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Late blooming, resetting, and risk-taking
There’s a long-accepted myth that we all have to find that one thing we’re good at, be recognized for our talents early, and work tirelessly until we retire.
Welcome to What We’re Reading. Each month, we’ll curate a list of books—from perennial classics to new releases—chat with authors, and review titles with the hope of co-creating a community of well-read makers. Discussions around work, creativity, and entrepreneurship are constantly evolving; here, we aim to create a space for different ideas and approaches to be in conversation with one another. Whether you’re already an avid reader or wish you read more, we hope you’ll feel inspired to read along with us.
This month, we’re reading three books about late blooming, resetting, and risk-taking. Each title interrogates—and redefines—what it means to thrive in one’s professional life, challenging us to reconsider what work and success can look like.
There’s a long-accepted myth that we all have to find that one thing we’re good at, be recognized for our talents early, and work tirelessly until we retire. These ideas are constantly perpetuated across media, in films, books, and television shows. It’s really no wonder that most of us believe them.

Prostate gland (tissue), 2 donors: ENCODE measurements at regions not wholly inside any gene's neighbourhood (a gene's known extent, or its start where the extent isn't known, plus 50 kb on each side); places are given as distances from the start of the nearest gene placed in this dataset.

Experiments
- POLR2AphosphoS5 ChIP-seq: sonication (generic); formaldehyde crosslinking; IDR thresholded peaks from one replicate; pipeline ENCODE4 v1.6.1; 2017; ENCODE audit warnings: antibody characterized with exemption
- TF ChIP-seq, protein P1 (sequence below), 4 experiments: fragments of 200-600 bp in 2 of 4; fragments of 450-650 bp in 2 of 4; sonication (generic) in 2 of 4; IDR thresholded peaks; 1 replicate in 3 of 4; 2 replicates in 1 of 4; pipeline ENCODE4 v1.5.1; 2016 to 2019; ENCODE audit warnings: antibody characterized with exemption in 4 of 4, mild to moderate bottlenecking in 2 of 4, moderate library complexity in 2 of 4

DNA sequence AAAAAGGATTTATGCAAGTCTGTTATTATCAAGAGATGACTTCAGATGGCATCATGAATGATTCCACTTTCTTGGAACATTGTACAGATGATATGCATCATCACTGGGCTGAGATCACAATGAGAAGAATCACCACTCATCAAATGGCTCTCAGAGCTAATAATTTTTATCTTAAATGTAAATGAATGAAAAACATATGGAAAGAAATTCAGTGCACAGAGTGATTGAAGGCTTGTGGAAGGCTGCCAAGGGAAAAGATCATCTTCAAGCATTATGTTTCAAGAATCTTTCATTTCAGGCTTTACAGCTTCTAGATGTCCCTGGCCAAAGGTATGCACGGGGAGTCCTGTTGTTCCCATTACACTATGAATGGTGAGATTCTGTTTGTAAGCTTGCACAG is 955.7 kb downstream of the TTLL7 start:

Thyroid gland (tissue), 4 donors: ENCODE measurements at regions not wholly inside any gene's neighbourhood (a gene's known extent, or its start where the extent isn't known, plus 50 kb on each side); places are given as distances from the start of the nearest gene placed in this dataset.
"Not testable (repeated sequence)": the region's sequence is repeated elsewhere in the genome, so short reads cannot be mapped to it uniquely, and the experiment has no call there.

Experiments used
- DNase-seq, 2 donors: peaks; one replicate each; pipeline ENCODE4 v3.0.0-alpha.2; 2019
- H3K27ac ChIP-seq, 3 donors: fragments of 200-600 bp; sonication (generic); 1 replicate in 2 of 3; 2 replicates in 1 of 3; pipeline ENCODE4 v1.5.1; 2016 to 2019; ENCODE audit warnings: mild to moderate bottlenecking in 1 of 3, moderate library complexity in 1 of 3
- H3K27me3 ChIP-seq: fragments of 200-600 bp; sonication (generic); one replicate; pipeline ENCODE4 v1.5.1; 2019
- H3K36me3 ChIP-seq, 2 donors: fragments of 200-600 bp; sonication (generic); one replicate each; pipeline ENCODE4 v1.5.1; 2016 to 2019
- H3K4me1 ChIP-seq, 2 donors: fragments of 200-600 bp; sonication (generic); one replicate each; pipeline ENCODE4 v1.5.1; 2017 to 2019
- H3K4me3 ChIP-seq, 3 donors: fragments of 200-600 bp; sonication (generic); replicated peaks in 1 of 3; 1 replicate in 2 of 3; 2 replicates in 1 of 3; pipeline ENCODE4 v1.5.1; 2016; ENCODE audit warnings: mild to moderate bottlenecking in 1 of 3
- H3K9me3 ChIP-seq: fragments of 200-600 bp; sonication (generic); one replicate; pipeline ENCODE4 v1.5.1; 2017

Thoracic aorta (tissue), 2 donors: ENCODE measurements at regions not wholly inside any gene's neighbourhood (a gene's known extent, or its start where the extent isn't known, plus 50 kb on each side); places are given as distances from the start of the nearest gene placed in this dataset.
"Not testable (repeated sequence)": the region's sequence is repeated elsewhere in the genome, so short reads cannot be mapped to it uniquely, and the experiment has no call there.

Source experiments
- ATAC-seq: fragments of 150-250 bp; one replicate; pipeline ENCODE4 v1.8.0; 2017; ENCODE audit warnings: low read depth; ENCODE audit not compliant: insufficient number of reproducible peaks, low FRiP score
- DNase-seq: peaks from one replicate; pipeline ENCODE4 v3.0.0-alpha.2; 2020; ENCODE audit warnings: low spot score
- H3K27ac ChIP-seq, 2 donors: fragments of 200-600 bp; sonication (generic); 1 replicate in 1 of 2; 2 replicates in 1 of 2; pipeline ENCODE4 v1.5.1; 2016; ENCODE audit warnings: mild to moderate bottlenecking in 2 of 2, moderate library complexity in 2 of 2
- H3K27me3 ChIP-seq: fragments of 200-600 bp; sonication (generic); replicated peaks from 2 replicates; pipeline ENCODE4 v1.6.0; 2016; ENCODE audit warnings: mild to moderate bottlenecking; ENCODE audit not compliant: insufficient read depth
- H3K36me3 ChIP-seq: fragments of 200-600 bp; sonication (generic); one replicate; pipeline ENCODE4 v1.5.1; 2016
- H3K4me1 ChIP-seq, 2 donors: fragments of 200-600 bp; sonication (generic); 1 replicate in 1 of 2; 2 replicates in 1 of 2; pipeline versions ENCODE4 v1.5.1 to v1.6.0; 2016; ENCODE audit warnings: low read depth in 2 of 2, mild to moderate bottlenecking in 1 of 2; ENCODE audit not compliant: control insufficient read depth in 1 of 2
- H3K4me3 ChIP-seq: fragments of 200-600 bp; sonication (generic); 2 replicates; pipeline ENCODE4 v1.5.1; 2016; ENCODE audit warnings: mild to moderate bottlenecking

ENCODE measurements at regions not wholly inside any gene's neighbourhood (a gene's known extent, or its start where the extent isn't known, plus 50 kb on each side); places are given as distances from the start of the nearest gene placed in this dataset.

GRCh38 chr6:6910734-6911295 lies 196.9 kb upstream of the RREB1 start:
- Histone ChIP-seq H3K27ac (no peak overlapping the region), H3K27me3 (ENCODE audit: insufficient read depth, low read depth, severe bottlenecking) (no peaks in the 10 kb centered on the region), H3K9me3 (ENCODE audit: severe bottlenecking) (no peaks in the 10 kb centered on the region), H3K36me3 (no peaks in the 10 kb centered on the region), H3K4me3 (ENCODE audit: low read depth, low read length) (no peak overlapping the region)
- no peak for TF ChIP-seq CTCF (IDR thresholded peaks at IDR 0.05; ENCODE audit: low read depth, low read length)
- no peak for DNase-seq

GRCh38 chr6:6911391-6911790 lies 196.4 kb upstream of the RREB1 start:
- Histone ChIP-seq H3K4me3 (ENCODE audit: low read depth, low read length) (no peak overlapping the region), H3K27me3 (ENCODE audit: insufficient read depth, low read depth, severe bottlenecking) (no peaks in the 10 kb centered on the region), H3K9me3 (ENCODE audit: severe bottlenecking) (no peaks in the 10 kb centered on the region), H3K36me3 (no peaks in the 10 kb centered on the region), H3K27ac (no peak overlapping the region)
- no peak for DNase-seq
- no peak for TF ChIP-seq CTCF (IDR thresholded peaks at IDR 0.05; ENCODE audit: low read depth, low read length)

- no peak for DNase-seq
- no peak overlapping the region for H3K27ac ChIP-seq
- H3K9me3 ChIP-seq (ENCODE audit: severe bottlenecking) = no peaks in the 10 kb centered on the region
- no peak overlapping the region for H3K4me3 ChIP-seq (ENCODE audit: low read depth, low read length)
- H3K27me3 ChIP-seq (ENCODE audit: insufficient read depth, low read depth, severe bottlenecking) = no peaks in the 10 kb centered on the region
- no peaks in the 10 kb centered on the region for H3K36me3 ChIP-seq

But what if we reconsidered what it meant to find ‘the right path’? And what if that path isn’t actually a straight shot?
The modern economic system profits off of our belief that we should specialize in one thing. On top of this, many of us think that if we don’t ‘make it big’ before our thirties, there’s something wrong. It’s the same reason why many of us hear whispers that suggest it’s best to stay put in a stable job or career path—even if it bores us to tears.
Whether in a traditional workplace or the entrepreneurial space, there is often a deep-rooted fear that if success does not materialize by a certain point, it might not happen at all. But in reality, most people have to try several different things and take a lot of risks before finding something that clicks.
If you've ever felt like you’re behind the rest or can’t seem to find a sustainable career path, profitable business idea, or creative practice that you can stick to and want clarity around what you’re meant to be doing, then look no further.